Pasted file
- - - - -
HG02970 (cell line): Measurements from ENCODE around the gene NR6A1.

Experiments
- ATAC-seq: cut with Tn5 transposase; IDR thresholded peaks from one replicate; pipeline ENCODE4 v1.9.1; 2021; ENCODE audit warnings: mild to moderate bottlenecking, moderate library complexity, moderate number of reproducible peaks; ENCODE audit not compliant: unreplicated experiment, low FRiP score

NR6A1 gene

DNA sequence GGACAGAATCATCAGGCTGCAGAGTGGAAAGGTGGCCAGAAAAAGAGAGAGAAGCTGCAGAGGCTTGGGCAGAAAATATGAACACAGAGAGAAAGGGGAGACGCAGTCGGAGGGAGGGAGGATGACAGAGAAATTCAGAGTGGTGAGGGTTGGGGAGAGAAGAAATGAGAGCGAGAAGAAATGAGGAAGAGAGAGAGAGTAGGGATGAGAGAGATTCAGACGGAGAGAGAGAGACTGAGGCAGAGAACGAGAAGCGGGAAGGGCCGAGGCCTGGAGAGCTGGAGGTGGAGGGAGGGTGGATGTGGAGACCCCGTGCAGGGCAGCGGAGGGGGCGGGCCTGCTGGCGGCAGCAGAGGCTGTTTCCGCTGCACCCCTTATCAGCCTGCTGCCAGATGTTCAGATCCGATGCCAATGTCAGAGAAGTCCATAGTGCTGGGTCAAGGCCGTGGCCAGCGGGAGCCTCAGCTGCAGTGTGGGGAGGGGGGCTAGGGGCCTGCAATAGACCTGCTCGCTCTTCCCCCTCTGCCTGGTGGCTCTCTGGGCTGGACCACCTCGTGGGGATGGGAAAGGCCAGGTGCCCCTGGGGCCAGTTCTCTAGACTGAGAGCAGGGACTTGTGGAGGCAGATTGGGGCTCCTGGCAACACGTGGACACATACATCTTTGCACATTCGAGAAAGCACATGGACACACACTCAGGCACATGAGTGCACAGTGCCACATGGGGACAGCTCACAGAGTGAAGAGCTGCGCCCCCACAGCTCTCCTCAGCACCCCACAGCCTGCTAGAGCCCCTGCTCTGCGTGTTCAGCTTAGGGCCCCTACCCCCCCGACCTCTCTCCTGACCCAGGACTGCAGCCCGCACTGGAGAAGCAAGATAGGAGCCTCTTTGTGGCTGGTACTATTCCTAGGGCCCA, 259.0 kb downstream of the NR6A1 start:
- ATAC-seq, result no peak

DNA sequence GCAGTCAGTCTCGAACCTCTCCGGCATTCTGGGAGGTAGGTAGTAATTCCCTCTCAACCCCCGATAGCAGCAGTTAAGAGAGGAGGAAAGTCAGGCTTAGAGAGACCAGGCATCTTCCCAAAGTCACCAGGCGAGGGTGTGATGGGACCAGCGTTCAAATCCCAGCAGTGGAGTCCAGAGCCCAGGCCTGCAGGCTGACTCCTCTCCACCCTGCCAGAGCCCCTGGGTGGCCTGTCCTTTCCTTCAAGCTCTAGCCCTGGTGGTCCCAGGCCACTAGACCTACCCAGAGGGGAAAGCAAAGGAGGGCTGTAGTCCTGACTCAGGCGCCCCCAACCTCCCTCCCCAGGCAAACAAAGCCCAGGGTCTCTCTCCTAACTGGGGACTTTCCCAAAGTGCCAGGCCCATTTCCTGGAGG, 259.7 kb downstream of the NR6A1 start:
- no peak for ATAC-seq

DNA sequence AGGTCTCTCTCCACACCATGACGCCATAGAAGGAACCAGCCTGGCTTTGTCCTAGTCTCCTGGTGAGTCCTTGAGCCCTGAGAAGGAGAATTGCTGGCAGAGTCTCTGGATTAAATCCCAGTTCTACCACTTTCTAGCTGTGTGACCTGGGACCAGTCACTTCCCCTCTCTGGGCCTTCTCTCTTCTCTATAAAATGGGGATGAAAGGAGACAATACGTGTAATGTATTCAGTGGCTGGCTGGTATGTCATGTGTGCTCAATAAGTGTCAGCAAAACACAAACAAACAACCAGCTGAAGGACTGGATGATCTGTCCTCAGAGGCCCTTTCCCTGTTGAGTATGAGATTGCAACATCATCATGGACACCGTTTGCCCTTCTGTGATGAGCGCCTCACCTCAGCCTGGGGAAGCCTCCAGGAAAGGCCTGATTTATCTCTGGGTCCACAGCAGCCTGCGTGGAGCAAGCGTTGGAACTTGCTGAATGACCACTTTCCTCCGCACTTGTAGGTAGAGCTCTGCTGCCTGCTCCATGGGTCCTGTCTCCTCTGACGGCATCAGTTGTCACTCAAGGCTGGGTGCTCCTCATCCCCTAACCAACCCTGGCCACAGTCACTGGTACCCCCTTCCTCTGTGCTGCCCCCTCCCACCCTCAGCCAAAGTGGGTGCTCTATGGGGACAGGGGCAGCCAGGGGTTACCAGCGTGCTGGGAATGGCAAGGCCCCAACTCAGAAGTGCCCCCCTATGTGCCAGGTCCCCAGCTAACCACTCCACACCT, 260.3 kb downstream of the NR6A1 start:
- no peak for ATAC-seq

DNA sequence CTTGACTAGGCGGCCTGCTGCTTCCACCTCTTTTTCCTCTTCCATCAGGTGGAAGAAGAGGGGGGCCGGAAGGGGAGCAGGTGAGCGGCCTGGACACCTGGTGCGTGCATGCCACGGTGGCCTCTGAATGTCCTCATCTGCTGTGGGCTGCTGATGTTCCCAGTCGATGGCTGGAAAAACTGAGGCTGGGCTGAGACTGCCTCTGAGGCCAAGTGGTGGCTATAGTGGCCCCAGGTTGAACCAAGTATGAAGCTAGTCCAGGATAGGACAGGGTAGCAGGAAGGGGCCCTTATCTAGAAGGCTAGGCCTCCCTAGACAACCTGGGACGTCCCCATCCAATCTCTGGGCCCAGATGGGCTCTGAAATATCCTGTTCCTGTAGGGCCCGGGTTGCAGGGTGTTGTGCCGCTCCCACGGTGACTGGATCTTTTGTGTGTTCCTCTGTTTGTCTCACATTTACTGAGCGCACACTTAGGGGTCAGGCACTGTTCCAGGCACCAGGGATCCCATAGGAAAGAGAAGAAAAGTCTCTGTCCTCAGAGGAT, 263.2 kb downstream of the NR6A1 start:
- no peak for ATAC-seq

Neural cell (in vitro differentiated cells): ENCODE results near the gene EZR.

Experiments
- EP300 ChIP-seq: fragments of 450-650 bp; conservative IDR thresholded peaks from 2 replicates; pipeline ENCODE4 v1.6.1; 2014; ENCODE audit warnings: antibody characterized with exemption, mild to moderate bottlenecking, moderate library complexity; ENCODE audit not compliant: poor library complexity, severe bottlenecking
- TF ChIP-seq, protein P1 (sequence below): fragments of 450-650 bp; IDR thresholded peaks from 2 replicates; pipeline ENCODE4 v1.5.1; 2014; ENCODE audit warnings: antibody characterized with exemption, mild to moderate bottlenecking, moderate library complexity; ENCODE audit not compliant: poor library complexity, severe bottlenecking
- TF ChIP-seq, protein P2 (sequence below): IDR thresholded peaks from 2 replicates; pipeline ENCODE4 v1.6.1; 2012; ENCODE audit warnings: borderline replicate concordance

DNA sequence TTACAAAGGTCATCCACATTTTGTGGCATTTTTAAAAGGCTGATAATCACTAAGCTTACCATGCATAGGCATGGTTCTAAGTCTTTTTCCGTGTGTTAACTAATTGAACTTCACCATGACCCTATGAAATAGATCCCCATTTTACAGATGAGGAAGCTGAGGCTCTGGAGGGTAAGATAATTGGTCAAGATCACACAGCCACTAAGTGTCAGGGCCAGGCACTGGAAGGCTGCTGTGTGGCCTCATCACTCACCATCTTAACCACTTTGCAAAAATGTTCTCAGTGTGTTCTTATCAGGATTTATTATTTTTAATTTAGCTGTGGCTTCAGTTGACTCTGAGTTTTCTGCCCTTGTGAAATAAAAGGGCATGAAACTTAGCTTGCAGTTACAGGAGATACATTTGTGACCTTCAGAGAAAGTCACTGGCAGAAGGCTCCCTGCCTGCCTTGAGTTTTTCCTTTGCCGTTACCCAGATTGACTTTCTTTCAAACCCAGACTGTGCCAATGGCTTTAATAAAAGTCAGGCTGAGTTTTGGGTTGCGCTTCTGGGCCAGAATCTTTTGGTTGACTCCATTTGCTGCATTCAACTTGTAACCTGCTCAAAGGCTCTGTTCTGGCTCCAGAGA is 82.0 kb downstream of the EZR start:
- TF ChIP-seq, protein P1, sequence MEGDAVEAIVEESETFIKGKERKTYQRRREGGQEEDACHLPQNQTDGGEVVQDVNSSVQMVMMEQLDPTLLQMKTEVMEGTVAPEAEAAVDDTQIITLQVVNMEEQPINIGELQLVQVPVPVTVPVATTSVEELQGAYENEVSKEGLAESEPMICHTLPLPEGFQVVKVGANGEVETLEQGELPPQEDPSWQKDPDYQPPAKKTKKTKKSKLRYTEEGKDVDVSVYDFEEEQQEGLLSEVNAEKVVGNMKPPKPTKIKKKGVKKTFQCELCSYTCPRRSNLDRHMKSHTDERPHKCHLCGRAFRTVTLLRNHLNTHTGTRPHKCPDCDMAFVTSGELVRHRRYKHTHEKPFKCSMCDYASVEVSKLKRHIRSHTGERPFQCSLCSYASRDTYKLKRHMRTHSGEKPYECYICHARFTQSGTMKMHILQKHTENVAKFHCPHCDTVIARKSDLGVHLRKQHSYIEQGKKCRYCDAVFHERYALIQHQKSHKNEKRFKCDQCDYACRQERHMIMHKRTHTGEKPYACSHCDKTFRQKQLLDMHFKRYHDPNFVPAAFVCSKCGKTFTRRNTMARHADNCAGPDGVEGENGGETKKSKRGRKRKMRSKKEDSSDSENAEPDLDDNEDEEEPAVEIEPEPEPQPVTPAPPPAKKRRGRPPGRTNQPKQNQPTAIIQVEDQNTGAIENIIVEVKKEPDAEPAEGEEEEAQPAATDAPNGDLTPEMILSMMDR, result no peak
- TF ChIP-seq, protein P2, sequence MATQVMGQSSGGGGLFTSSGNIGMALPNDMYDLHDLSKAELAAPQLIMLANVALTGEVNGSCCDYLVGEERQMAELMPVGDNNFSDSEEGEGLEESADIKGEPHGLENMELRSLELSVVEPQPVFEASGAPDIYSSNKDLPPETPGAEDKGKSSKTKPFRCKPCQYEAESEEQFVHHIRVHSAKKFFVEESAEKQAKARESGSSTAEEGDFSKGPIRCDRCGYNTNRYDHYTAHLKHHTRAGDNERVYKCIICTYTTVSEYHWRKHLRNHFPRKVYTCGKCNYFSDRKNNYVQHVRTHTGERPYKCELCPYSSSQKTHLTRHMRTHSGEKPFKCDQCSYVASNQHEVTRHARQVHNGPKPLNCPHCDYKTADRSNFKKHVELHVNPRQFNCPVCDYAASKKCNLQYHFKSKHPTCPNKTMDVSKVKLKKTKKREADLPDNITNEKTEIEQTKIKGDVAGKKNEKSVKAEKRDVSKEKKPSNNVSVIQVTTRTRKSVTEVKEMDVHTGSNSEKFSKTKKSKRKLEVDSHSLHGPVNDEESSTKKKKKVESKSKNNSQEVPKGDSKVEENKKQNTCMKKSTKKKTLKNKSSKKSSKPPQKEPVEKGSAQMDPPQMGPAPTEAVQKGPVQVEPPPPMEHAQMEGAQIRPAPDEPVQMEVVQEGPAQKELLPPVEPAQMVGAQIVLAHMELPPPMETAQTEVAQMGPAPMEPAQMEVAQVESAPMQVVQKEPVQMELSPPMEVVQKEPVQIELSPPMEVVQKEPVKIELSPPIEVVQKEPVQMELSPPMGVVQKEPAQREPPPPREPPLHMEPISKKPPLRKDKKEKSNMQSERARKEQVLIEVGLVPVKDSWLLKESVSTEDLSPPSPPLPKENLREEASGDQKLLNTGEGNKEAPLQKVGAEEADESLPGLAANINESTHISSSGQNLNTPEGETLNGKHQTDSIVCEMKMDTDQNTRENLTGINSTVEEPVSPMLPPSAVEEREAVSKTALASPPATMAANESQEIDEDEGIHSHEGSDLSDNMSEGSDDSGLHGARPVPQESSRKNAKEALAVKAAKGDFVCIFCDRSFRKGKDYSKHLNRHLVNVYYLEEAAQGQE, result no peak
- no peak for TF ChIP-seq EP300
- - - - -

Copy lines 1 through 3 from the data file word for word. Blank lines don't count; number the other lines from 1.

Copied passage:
HG02970 (cell line): Measurements from ENCODE around the gene NR6A1.

Experiments
- ATAC-seq: cut with Tn5 transposase; IDR thresholded peaks from one replicate; pipeline ENCODE4 v1.9.1; 2021; ENCODE audit warnings: mild to moderate bottlenecking, moderate library complexity, moderate number of reproducible peaks; ENCODE audit not compliant: unreplicated experiment, low FRiP score